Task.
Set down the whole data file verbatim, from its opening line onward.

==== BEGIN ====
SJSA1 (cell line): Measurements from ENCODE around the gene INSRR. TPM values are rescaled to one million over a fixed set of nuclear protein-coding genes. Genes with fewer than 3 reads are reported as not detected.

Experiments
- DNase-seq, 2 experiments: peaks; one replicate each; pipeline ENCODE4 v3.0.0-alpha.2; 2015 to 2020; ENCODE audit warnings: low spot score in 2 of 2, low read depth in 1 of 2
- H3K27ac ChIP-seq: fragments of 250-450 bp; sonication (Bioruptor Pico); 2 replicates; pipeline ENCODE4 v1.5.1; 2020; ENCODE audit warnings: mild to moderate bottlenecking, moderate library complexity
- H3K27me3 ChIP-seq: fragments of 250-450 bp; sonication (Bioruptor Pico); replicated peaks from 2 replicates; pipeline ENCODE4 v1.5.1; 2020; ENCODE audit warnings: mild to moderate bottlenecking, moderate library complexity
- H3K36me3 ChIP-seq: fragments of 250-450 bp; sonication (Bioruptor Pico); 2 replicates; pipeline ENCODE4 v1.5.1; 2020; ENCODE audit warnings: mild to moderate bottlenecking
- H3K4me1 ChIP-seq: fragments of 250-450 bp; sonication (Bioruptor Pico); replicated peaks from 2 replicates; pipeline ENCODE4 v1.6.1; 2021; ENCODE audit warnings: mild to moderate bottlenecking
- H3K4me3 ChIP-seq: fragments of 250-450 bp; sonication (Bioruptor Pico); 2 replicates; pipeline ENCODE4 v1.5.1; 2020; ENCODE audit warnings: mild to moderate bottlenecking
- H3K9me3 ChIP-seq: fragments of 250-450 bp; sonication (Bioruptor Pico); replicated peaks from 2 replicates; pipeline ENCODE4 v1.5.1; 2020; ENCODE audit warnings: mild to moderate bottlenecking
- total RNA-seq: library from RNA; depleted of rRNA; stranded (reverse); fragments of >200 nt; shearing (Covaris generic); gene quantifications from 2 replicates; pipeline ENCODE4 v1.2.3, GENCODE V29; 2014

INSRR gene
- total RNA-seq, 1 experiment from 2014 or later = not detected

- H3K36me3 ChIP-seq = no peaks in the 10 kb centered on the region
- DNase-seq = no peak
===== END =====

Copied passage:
SJSA1 (cell line): Measurements from ENCODE around the gene INSRR. TPM values are rescaled to one million over a fixed set of nuclear protein-coding genes. Genes with fewer than 3 reads are reported as not detected.

Experiments
- DNase-seq, 2 experiments: peaks; one replicate each; pipeline ENCODE4 v3.0.0-alpha.2; 2015 to 2020; ENCODE audit warnings: low spot score in 2 of 2, low read depth in 1 of 2
- H3K27ac ChIP-seq: fragments of 250-450 bp; sonication (Bioruptor Pico); 2 replicates; pipeline ENCODE4 v1.5.1; 2020; ENCODE audit warnings: mild to moderate bottlenecking, moderate library complexity
- H3K27me3 ChIP-seq: fragments of 250-450 bp; sonication (Bioruptor Pico); replicated peaks from 2 replicates; pipeline ENCODE4 v1.5.1; 2020; ENCODE audit warnings: mild to moderate bottlenecking, moderate library complexity
- H3K36me3 ChIP-seq: fragments of 250-450 bp; sonication (Bioruptor Pico); 2 replicates; pipeline ENCODE4 v1.5.1; 2020; ENCODE audit warnings: mild to moderate bottlenecking
- H3K4me1 ChIP-seq: fragments of 250-450 bp; sonication (Bioruptor Pico); replicated peaks from 2 replicates; pipeline ENCODE4 v1.6.1; 2021; ENCODE audit warnings: mild to moderate bottlenecking
- H3K4me3 ChIP-seq: fragments of 250-450 bp; sonication (Bioruptor Pico); 2 replicates; pipeline ENCODE4 v1.5.1; 2020; ENCODE audit warnings: mild to moderate bottlenecking
- H3K9me3 ChIP-seq: fragments of 250-450 bp; sonication (Bioruptor Pico); replicated peaks from 2 replicates; pipeline ENCODE4 v1.5.1; 2020; ENCODE audit warnings: mild to moderate bottlenecking
- total RNA-seq: library from RNA; depleted of rRNA; stranded (reverse); fragments of >200 nt; shearing (Covaris generic); gene quantifications from 2 replicates; pipeline ENCODE4 v1.2.3, GENCODE V29; 2014

INSRR gene
- total RNA-seq, 1 experiment from 2014 or later = not detected

- H3K36me3 ChIP-seq = no peaks in the 10 kb centered on the region
- DNase-seq = no peak